Musical Legacy Sculpture to be Unveiled

Musical Legacy Sculpture to be Unveiled

06/18/2019 

Last year, a group of SUNY Cortland alumni and staff asked artist Scott Oldfield ’06 to figure out how to create a permanent reminder of an era when some of the world’s most famous musical performers played on campus.

On Saturday, July 13, they will unveil a sculpture with a beat.

The 10:30 a.m. ceremony and reception, which is free and open to the public, will introduce a new metal wall installation in the renovated bottom floor of Corey Union. The two-story arrangement of symbolic, stainless steel and copper instruments will be surrounded by hundreds of LED lights that flash in time to whatever music is playing in the popular student gathering area.

Free parking will be available to visitors for the unveiling in the ASC lot next to Neubig Hall, across Neubig Road from Corey Union.

The unveiling, part of the yearlong SUNY Cortland Sesquicentennial Celebration, highlights a full weekend of events commemorating Cortland’s musical legacy. They are held in conjunction with Cortland’s Alumni Reunion 2019, which marks the official close of the College’s 150th anniversary festivities.

“This era, 1960 through 1990, was a time when students gained more control over campus activities and the college circuit was filled with performers who were, or would become, household names,” said Kevin Pristash ’85, M ’91, director of campus activities and Corey Union and a member of the SUNY Cortland Alumni Association’s Musical Legacy Commemoration (1960 -90) Project. “This piece of art will remind people of the special role that Cortland played in launching some of music’s biggest careers.”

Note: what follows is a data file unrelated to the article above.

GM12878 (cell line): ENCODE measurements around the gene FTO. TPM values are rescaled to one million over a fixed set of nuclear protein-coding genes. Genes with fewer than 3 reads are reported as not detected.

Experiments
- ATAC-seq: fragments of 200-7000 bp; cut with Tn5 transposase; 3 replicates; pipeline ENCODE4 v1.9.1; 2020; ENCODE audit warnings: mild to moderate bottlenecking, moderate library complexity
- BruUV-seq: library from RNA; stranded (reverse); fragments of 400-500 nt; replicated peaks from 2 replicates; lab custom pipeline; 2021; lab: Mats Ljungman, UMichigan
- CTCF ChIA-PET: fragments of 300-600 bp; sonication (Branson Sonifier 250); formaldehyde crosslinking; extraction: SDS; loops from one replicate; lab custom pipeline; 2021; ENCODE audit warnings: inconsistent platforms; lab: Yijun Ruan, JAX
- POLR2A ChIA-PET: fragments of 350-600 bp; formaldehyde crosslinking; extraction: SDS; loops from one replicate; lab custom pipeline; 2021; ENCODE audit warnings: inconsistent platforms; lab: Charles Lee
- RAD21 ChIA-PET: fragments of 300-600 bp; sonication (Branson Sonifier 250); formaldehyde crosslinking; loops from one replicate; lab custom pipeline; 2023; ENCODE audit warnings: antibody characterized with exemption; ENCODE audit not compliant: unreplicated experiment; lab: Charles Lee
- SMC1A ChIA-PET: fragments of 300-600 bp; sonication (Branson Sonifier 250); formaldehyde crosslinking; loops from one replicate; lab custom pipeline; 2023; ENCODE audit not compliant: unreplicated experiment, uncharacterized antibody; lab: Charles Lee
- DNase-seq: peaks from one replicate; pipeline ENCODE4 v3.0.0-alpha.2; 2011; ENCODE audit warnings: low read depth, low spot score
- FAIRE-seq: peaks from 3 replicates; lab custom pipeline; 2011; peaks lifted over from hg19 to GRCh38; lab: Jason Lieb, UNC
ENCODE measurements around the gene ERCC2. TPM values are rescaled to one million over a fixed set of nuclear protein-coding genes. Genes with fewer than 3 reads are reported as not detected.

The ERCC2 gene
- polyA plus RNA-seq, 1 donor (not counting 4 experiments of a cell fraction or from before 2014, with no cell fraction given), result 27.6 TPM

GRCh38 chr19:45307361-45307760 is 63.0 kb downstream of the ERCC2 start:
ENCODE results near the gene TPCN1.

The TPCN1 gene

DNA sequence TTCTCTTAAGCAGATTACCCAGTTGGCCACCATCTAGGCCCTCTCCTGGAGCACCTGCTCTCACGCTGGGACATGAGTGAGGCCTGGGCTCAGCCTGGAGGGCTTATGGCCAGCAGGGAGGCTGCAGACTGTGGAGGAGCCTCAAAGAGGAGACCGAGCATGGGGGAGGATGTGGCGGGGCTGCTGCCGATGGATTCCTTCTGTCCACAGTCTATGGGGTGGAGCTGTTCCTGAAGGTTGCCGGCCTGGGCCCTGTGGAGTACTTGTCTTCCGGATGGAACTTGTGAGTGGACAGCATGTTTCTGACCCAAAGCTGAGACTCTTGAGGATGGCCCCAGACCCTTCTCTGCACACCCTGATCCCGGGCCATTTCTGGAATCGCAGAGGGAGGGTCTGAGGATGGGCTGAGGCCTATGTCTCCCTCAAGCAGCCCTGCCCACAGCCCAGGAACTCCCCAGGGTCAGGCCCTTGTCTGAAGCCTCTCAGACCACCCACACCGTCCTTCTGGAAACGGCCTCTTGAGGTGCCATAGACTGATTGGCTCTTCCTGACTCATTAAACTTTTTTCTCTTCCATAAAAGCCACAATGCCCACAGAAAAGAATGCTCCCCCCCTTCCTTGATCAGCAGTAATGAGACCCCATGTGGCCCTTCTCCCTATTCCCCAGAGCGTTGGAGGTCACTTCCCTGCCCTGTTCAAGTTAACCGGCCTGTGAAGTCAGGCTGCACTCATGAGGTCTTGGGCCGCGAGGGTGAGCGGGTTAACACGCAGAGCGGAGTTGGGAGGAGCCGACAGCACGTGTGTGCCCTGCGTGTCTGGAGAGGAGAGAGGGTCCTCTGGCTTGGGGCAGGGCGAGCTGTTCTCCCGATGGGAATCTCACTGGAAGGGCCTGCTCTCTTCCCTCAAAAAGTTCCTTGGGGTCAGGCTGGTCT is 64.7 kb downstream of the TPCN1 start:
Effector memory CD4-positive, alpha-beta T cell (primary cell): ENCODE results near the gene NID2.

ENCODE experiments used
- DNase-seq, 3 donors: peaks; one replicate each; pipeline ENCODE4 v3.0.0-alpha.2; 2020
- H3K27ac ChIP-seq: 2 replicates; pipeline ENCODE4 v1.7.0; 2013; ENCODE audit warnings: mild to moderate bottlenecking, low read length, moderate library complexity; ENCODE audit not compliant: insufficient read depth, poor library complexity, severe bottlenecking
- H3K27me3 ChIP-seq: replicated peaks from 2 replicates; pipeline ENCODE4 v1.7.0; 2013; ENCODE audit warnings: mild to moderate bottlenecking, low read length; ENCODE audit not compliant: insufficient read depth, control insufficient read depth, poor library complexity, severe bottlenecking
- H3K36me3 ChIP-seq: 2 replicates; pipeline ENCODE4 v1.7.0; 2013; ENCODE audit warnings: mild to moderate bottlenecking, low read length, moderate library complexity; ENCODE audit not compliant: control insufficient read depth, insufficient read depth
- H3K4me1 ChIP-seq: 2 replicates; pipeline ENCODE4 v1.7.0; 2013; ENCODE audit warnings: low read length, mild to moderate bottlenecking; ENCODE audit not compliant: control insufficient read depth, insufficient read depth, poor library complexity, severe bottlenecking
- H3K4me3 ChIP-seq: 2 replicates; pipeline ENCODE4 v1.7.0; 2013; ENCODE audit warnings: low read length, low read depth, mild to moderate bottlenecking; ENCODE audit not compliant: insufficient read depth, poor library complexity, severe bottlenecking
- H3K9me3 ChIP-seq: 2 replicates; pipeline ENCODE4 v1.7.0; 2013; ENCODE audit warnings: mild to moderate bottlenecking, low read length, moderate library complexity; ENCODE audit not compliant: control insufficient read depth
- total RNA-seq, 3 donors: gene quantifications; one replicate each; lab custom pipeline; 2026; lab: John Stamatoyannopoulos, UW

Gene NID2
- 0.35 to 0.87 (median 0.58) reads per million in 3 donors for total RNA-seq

During that time, students booked, promoted and hosted campus shows by legends such as Billy Joel, Grateful Dead, Neil Diamond, the Eagles and dozens and dozens more. Some of those same students will return to Cortland for Reunion July 11 to 14.

Both they and music fans throughout the region will find plenty of activities in Cortland that weekend to trigger their musical memories.

Scott Oldfield '06 at work on the sculpture
Oldfield '06 at work on the sculpture

On Friday, July 12, legendary Central New York musician Todd Hobin — who played at SUNY Cortland more frequently than any other artist during those decades — will perform a free concert in downtown Cortland as part of the Cortland Main Street Music Series.

Hobin is a singer, songwriter and leader of a popular regional band that opened for chart-topping artists such as the Beach Boys, Allman Brothers and the Kinks. He is also a music producer, studio musician, and creator or director of children’s television, movie scores, audio books and commercials for clients such as Coca Cola and Tri-Star Pictures and served as a panelist last fall during a public discussion of live college music during that era coordinated by the legacy committee. His downtown Cortland show starts at 7:45 p.m., July 12, in the parking lot of 64 Main St., rain or shine.